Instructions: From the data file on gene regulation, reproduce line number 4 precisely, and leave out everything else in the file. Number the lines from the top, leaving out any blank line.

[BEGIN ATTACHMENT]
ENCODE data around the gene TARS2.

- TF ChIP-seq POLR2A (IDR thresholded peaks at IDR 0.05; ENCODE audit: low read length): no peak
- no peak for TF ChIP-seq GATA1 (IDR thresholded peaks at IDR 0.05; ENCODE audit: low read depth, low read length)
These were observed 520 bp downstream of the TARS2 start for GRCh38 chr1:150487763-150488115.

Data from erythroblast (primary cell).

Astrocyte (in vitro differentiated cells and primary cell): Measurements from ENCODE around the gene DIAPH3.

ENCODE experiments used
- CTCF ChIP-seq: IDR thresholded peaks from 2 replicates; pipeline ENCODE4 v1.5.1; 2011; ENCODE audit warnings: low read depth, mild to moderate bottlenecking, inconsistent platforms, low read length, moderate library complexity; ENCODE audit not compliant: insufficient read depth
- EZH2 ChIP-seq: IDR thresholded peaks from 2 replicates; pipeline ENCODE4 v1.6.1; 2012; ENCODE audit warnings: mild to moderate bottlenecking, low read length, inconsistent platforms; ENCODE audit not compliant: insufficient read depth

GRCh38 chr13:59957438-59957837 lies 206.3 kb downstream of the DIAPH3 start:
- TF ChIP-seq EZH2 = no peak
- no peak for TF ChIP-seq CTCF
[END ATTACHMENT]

These were observed 520 bp downstream of the TARS2 start for GRCh38 chr1:150487763-150488115.